A worn down arm, a tight hamstring and an ailing ankle.

These were some of the ailments Maryland baseball had to endure during its series against Minnesota. But at every turn, the Terps made up the deficit in their lineup.

Starting with Friday’s opening game, Chris Alleyne was relegated to the designated hitter position after coach Rob Vaughn said his hamstring wasn’t in top shape. To fill the void, Troy Schreffler moved to center field and was penciled into the batting lineup for the first time in over two weeks.

Schreffler responded with his best performance of the season. His three hits, two walks, two stolen bases and one RBI capped off a stellar, consistent outing from the sophomore.

“We had every intention of Schreffler being our starting center fielder,” coach Rob Vaughn said. “That’s … how highly we think of him.”

[Maryland baseball sweeps Minnesota, 6-3, for third consecutive series win]

He was not the sole reason the Terps won, but Schreffler forced himself into the lineup. He started the rest of the series, culminating in a six putout game on Sunday highlighted by a leaping catch at the wall to preserve a lead.

Randy Bednar’s injury against Ohio State two weeks ago helped set up a new lineup combination. Vaughn has moved Matt Shaw to left field and Tommy Gardiner to third base, allowing room for freshman Kevin Keister to slot in at second.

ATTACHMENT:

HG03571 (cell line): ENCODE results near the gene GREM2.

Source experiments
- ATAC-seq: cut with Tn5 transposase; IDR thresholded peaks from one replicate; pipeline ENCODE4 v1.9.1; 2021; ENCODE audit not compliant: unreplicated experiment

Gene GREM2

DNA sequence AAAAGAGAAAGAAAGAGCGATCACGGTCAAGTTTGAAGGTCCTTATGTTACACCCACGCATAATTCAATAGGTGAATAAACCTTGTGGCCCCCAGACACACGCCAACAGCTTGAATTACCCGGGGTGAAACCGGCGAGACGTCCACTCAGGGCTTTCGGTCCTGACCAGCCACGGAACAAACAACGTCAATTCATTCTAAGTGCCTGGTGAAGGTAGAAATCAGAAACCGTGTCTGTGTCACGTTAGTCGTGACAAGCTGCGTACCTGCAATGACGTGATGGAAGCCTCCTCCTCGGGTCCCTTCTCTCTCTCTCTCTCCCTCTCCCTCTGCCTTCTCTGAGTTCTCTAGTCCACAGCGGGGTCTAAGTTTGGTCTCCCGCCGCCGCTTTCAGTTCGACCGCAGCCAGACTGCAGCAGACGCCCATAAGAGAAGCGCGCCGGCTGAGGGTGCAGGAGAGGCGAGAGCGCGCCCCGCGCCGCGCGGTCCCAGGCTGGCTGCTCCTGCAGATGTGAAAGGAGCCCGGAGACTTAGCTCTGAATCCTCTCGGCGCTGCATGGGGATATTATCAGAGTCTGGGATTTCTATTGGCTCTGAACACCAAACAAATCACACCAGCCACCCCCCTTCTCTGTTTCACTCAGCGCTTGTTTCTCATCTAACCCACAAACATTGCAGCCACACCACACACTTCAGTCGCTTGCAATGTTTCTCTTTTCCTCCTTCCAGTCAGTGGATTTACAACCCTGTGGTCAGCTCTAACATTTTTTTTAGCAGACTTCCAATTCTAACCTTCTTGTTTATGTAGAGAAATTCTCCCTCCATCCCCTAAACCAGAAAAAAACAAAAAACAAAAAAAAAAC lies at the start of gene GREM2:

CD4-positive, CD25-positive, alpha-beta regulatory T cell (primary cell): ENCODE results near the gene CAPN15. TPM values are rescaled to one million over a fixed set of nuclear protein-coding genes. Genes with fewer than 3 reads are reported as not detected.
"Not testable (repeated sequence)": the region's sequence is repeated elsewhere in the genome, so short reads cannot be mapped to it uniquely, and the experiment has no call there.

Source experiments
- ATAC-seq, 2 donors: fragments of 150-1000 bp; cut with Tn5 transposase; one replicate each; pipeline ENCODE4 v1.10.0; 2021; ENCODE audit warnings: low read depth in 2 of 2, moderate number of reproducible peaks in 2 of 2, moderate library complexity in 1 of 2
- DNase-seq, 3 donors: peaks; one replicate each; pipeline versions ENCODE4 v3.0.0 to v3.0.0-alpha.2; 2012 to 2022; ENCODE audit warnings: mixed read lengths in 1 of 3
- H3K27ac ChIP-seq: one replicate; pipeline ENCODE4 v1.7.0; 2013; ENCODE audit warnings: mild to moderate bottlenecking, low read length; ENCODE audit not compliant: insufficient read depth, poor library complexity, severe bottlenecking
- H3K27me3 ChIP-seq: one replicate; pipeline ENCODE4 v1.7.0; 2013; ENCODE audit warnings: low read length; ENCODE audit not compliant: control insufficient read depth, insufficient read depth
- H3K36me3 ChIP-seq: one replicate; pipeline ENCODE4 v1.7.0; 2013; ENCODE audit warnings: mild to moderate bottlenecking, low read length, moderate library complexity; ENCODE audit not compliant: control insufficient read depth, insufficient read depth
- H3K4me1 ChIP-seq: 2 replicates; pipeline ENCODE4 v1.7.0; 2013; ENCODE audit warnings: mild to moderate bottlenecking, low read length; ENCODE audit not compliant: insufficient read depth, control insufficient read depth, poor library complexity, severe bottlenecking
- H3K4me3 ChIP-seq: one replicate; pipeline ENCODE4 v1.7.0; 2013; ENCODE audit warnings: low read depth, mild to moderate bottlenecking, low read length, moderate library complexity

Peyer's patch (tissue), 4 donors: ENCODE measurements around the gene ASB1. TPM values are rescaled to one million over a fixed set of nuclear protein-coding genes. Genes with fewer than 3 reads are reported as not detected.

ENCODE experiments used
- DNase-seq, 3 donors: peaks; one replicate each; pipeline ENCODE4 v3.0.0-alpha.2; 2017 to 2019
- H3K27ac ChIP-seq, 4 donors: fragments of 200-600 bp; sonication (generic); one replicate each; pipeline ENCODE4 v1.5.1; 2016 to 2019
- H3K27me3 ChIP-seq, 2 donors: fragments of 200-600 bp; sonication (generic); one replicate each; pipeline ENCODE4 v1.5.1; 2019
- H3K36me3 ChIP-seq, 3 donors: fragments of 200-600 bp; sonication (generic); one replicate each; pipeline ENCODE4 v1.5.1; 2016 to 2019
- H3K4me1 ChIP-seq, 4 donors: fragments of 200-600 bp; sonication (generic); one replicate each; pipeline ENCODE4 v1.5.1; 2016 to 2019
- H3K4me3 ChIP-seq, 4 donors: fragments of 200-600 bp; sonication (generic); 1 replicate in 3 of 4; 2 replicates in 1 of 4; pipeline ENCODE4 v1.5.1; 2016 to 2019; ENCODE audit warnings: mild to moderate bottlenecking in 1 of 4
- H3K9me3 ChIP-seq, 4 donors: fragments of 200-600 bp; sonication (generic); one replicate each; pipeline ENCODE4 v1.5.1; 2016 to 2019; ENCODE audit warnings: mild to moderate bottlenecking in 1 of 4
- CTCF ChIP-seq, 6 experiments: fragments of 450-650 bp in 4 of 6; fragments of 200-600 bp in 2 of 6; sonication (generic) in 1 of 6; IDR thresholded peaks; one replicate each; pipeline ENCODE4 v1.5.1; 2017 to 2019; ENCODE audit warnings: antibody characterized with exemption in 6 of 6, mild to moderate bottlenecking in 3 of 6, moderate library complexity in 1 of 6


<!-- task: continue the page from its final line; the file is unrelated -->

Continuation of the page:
The shift has helped Shaw cut down on his errors and keep him in the batting lineup, simultaneously placing a more reliable fielding presence at third. Gardiner has the second-fewest errors of Maryland’s regular infielders.

While Bednar is clearly missed in the lineup, this iteration of Maryland’s batting order has been far more efficient. And, it allows Keister to take the field.

“[Shaw] moves out to left unselfishly and is great out there,” Vaughn said. “Kevin Keister can really play defense … Keister’s going to be our shortstop in the future.”

[Minnesota ninth-inning pitching collapse lets Maryland baseball sneak by with 4-3 win]

Keister’s hitting struggles contributed to his absence from the lineup. The freshman has only a handful of hits this season, but had his best performance at the plate in his two games against the Golden Gophers. He managed three walks, two RBIs and one hit while never striking out on the weekend.

All these lineup changes gave the Terps a chance when they were missing starters. They revealed more than just the Terps’ lineup flexibility — they revealed the strength of the team’s underclassmen.

“It’s definitely looking to the future for next year … we’re looking at a really good squad,” Schreffler said.